Monthly Archives: September 2011
A Hidden History of National Liberation: Ngo Van’s In the Crossfire, AK Press
Recently translated from the original French, Ngo Van’s In the Crossfire, by the lovely people at AK press (cheers for the review copy!) is a fascinating biographical account of Ngo’s life and political activities in French (and Japanese) dominated Vietnam. Ngo humbly show’s us an insight into the ways in which struggles against the French colonial regime manifested themselves and reminds us that the resistance was far greater than that controlled by organised left groups and professional revolutionaries. The book describes secret propaganda centers, armed uprisings and the indifference of the Colonial apparatus (be it controlled by the French or the Japanese) to the suffering of the Vietnamese people. It traces a path through Vietnames history from Ngo’s early political involvement in 1931 to Japanese occupation in 1940 and culminating with armed uprising against the returning French. In 1948 Ngo took sail for France.
Ngo’s book publicises a previously (or at least to this readers) hidden history of the Vietnamese national liberation movement. Squeezed between the colonial regime and the increasingly murderous Soviet backed Viet minh an alternative radical movement of which Ngo Van was part of was crushed. As Ken Knabb, in his short but articulate introduction, reminds us anti-colonial struggles were not necessarily doomed to the horrors of Stalinism or hyper-exploitative capitalism. The outcome in Vietnam and China and many other places could have been very different. In Europe we could, possibly, say the same of Leninist Russia or Spain in the civil war. This book helps us to see a hidden, history of political struggle repressed by the victors. Once made public, this secret history simultaneously ‘opens history up’ and allows us to see the historical defeats and false victories of the Left as always contingent and uncertain. Left movements are and can be actors in political struggle who’s outcome is unknown not merely extra’s in a history beyond human intervention.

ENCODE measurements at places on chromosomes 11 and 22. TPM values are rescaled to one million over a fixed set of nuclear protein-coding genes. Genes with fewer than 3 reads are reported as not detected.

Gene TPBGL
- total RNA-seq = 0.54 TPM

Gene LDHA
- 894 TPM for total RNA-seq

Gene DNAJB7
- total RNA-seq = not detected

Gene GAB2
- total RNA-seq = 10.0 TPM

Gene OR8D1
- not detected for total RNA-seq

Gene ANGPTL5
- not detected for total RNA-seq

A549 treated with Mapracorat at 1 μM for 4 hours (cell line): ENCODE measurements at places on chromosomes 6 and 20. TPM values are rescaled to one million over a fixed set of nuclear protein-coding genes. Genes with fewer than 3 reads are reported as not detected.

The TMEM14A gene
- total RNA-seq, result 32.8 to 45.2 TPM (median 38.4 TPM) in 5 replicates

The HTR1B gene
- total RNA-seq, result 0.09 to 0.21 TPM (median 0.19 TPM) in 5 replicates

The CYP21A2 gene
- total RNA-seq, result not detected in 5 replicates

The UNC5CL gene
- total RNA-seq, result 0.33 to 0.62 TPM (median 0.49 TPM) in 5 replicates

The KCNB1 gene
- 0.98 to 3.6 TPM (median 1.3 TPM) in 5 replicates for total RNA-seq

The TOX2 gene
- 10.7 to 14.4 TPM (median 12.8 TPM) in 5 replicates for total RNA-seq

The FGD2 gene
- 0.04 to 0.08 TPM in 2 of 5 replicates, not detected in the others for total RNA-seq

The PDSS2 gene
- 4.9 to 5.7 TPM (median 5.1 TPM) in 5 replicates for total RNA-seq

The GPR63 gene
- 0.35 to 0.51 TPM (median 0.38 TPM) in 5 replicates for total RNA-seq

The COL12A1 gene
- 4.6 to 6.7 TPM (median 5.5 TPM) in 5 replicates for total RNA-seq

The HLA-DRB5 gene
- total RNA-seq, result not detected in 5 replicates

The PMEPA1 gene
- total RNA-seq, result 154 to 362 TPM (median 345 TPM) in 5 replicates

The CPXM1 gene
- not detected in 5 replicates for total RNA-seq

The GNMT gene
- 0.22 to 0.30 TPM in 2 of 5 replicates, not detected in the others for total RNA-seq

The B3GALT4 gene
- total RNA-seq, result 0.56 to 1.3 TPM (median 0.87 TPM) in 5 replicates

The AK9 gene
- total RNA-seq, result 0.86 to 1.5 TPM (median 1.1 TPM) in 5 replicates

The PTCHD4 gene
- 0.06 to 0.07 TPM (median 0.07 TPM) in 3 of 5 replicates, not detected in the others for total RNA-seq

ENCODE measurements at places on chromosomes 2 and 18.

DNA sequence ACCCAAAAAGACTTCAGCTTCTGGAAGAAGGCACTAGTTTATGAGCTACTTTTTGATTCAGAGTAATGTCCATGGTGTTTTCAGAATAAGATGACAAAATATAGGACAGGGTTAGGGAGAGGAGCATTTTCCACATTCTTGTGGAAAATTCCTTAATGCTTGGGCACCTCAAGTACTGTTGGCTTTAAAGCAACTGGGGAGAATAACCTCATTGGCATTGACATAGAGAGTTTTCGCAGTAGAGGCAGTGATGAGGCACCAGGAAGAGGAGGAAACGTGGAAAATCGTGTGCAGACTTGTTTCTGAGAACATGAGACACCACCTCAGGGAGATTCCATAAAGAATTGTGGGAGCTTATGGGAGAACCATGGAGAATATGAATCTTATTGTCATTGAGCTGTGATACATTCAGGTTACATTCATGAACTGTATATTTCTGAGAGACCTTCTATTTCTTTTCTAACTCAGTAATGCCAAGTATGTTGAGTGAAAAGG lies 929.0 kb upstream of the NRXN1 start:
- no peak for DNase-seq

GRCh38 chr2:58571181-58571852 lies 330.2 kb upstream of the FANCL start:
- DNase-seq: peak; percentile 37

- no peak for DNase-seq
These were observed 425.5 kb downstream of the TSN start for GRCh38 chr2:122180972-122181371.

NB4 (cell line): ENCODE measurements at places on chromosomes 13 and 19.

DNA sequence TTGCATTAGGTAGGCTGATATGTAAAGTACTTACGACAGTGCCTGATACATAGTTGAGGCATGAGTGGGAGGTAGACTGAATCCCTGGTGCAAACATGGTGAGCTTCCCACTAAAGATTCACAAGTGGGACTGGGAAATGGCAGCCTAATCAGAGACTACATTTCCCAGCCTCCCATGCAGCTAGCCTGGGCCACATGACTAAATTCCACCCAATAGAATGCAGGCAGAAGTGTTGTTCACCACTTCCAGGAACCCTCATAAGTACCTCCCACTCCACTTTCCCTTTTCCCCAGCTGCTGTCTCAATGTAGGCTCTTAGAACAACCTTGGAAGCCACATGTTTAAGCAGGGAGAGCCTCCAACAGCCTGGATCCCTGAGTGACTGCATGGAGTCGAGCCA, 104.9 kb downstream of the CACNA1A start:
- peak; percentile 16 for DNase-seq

In the Crossfire presents an interesting, alternative history and a forceful critical perspective on anti-colonial and ‘third worldist’ struggles. Through his biographical account and some of his published articles we see the complex reality of third world struggles, the hardships of fighting brutal colonial regimes (in this case the French and Japanese) and the difficulties of organising with Soviet controlled organisations. This book provides a criticism of the simplified pro-resistance positions of many students movements in the West at that time. A criticism which still has resonance today as can be seen with regards to the Iraq, Palestinian and Sri Lankan conflicts amongst others (See Moishe Postone’s excellent ‘History and Helplessness’. Indeed Ngo explicitly critiques Western solidarity movements and their often uncritical support of national liberation movements in an article entitled ‘On Third World Struggles‘ included in this publication.
Also included is an article by Ngo describing experiences in a French factory in the throes of 1968. Although short and fairly narrative in tone, this article is a damning critique on the pacifying role of the Communists in the French struggles of 1968. Read together with his personal experiences of Stalinist sections of the Left in Vietnam, a strong thread of autonomist politics can be read through this book. Although a member of a Trotskyist organisation in Vietnam this was, as Ken Knabb notes in the introduction, down to the socio-political context in which Ngo found himself. After travelling to France Ngo did not join any organised leftist groups and remained critical of those attempting to pacify social struggles throughout the rest of his life.
Whilst similar to Orwell’s Homage to Catalonia, this is more than an anti-Stalinist book. Harnessed to a fascinating, thrilling personal narrative is an insight into another possible outcome of the Vietnam war and a critique of national liberation struggles those of us in regions with solidarity campaigns would do well to heed.
The first of the party conferences took place last weekend in Birmingham. Whilst inside the conference Nick Clegg and Vince Cable tried to resuscitate the progressive reputation of the Liberal Democrats, those outside were trying their hardest to not let people forget the role the Liberal Democrats have played implementing the cuts.